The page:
• ‘Wider reach can lower baby deaths’


    A study conducted by Unicef Philippines with the University of Queensland in Australia and the Medical University of Graz in Austria has found that death rates among newborn babies and children under five years old in poor families are still high despite their overall decline in the Philippines.

    With implementation of the universal health program in the country, which made it easier for people from the poor sector to enroll in health insurance, the study’s researchers recommended that the Philippine Health Insurance Corp. (PhilHealth) enhance its Primary Care Benefit Package for those living in rural areas and to include more skilled birth attendant services in the coverage to reduce the mortality rates of young children.

    “Refocusing on and enhancing PhilHealth packages in emerging areas in child health such as malnutrition and premature births will have massive impact on equitable reduction of death rates in children,” the researchers said.

    According to the study, the death rate of newborns is considered a good indicator of a country’s health status, and that the Philippines has made significant progress in reducing the mortality rates of newborn babies on a national average with a rate of 19 deaths per 1,000 live births in 2013.

    The number has decreased from the 29 deaths per 1,000 live births back in 2003.
    Also, death rates among children under five years old also decreased to 30 deaths per 1,000 children in 2012 from 40 deaths in 2003.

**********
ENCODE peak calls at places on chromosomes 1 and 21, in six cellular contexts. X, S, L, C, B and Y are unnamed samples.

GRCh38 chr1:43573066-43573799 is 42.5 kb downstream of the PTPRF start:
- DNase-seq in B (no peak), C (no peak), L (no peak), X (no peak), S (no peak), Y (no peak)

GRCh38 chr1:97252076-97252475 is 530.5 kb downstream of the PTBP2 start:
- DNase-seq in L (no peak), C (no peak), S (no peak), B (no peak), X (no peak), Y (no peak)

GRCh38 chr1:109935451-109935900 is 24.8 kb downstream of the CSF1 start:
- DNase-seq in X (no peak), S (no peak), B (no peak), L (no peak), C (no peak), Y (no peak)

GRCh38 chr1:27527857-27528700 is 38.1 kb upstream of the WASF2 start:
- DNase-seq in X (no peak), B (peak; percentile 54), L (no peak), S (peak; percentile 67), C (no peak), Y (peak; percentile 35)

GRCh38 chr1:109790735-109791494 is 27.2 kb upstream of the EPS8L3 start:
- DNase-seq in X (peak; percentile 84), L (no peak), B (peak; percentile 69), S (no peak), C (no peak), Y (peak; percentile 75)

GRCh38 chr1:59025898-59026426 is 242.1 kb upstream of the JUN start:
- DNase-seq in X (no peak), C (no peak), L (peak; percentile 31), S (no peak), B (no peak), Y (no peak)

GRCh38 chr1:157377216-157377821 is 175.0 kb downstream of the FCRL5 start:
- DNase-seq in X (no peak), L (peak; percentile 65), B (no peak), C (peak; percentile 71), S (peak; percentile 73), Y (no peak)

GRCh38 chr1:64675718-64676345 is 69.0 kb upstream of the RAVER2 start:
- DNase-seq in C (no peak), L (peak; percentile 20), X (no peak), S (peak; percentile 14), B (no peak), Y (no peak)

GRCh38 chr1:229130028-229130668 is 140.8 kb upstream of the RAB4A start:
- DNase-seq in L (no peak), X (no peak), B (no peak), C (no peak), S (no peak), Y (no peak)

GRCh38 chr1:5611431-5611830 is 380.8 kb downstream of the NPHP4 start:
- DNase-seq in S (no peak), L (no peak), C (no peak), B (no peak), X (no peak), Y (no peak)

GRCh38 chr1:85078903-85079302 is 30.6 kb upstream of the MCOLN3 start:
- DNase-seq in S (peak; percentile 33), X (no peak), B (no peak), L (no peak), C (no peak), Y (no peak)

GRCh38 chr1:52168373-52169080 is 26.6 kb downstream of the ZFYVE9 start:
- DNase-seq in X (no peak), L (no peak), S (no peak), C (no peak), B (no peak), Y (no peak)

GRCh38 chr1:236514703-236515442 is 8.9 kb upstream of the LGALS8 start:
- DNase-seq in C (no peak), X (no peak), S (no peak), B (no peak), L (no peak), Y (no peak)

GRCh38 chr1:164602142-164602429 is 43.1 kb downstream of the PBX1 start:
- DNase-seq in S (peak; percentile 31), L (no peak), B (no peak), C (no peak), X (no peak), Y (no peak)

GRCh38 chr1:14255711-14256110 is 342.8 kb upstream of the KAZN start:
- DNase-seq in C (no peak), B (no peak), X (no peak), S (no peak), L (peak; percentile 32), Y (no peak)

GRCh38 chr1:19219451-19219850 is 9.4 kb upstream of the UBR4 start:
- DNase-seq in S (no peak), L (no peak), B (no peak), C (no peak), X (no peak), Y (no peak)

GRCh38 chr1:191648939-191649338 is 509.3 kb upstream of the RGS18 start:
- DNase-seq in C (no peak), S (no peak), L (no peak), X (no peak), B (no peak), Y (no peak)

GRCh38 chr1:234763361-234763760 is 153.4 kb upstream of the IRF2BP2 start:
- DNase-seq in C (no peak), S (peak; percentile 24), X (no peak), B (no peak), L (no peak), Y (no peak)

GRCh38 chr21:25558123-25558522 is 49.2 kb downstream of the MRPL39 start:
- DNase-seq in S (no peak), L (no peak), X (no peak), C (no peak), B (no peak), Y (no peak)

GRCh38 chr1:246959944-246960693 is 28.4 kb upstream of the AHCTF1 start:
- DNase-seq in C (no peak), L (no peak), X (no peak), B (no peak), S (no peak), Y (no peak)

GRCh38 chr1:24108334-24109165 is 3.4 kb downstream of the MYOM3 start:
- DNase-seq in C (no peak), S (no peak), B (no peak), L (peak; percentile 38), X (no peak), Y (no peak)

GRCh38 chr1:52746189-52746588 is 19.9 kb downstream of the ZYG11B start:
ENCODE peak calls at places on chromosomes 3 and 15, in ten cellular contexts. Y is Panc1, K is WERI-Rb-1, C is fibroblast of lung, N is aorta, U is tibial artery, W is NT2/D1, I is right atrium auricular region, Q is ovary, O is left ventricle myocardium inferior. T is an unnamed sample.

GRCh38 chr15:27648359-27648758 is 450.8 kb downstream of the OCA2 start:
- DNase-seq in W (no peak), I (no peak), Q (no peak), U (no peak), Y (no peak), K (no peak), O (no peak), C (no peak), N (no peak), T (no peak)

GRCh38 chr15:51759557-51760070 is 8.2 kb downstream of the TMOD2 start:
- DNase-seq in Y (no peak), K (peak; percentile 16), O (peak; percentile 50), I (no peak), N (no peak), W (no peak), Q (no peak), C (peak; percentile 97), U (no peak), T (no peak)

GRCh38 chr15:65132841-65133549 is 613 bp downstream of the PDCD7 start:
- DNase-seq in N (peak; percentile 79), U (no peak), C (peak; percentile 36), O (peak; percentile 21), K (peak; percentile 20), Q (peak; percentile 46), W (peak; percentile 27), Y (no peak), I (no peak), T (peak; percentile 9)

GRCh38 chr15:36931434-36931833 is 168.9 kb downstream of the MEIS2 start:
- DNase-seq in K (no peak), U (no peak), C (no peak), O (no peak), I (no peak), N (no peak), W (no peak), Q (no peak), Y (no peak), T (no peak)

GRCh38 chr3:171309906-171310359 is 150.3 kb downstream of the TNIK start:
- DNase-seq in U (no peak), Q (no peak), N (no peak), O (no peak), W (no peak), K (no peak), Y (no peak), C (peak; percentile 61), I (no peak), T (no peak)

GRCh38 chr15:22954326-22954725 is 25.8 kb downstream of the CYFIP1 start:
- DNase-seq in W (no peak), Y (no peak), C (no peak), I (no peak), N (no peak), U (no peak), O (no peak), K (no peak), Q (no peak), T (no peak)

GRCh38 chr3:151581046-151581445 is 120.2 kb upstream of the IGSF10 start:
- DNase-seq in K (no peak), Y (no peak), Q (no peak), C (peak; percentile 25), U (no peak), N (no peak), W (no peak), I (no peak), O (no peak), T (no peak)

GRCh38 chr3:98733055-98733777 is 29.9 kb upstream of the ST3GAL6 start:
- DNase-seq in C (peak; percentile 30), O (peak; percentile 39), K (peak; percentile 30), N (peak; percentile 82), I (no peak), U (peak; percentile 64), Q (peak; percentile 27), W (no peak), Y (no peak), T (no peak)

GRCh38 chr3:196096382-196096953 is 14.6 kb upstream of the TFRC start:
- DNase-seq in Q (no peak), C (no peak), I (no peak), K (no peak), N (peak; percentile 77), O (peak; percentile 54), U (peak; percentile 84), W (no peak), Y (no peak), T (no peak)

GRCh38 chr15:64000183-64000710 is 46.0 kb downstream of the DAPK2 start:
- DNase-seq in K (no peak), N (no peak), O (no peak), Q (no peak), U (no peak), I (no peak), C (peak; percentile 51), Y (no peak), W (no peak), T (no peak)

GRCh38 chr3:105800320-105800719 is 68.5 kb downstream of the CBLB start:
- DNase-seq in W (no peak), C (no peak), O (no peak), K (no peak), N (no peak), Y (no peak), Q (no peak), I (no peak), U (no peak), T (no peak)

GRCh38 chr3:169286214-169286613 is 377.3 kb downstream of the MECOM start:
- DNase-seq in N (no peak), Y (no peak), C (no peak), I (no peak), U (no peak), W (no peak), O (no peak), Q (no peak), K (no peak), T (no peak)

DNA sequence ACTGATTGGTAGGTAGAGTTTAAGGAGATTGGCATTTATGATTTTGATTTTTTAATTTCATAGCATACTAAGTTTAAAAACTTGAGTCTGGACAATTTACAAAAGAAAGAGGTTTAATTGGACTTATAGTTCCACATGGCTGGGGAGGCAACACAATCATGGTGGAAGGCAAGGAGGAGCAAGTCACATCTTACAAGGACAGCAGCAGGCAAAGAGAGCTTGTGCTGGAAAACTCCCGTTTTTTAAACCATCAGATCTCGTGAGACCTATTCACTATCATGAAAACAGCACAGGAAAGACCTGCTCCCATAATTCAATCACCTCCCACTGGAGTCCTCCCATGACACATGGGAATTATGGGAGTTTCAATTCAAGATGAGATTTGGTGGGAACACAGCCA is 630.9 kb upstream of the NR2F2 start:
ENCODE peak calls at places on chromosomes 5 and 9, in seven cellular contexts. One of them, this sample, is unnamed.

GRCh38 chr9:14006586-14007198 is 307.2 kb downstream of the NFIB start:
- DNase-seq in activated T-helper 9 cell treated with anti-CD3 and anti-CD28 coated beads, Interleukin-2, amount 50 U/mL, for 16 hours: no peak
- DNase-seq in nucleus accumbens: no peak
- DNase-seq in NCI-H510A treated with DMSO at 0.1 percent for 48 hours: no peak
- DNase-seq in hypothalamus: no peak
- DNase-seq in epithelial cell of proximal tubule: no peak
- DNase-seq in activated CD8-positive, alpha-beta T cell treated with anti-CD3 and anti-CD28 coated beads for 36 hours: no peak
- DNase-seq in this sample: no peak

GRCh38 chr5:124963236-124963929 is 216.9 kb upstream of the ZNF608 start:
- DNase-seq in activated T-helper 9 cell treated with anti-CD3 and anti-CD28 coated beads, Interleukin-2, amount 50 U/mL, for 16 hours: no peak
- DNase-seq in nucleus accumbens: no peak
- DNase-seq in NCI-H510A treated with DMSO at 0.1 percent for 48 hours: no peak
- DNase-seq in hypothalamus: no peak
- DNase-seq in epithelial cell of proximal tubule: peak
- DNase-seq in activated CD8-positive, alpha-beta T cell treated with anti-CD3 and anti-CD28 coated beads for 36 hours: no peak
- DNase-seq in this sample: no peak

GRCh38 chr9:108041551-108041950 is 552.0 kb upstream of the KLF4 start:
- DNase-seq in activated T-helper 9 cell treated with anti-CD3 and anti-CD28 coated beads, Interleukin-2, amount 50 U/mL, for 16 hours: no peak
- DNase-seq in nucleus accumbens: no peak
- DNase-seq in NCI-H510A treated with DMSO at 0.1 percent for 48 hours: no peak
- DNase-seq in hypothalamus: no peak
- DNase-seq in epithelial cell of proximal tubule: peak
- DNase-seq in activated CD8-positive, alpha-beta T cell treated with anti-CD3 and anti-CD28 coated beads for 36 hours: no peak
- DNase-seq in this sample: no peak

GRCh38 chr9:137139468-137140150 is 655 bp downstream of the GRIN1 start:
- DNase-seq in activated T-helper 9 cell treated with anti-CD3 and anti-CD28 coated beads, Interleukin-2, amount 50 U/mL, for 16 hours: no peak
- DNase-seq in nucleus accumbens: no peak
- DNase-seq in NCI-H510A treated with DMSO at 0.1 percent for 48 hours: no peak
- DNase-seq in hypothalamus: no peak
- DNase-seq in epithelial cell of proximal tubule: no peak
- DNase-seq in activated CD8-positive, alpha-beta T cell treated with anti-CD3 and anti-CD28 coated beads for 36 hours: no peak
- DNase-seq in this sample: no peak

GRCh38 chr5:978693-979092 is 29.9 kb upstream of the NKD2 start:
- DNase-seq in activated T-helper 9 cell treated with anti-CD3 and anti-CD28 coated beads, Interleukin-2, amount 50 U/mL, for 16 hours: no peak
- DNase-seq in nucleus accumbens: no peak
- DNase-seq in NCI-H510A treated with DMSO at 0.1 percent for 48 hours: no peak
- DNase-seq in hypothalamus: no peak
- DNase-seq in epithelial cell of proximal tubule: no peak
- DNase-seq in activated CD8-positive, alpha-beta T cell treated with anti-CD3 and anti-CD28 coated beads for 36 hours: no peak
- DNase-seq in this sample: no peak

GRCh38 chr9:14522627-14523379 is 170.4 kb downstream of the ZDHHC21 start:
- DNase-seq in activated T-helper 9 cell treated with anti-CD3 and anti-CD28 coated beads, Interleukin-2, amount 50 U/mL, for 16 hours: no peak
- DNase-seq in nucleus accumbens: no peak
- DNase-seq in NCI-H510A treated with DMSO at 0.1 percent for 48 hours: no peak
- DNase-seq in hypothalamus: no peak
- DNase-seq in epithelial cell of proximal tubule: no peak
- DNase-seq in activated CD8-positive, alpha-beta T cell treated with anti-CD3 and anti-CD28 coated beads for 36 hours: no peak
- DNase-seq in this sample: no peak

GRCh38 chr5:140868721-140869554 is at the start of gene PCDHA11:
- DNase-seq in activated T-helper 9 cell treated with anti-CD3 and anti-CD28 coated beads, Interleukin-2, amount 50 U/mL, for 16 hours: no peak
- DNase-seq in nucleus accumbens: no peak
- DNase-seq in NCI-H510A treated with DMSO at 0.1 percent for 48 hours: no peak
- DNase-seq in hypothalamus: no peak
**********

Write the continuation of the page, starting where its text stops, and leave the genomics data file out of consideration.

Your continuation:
The researchers, however, said the national average does not reflect  the situation in the country’s regions.

    “National averages mask significant disparities [in health access]. As a result, children from poor families and those living in rural areas are burdened with higher risk of dying,” they pointed out.

    PhilHealth president Alexander Padilla said the agency is focusing on providing more expenses to primary birthing clinics than hospitals “to promote facility-based births instead of home-based births” in hopes of reducing maternal deaths in the country.

    Dr. Israel Pargas, PhilHealth officer-in-charge and vice president for corporate affairs, said the agency covers all pregnancy complications under the Maternity Care Package.

    Meanwhile, the researchers recommended that continued surveillance of people’s health status and responsive policy-making would ensure the success of the universal health program in the country to reduce the disparity between the rich and the poor in terms of health access.

    “[We] believe that the Philippines is on the right track in implementing a universal health program. With the right steps, [we]are optimistic that the country can successfully reduce inequity in health access and narrow the gaps in death rates of Filipino children,” they said.


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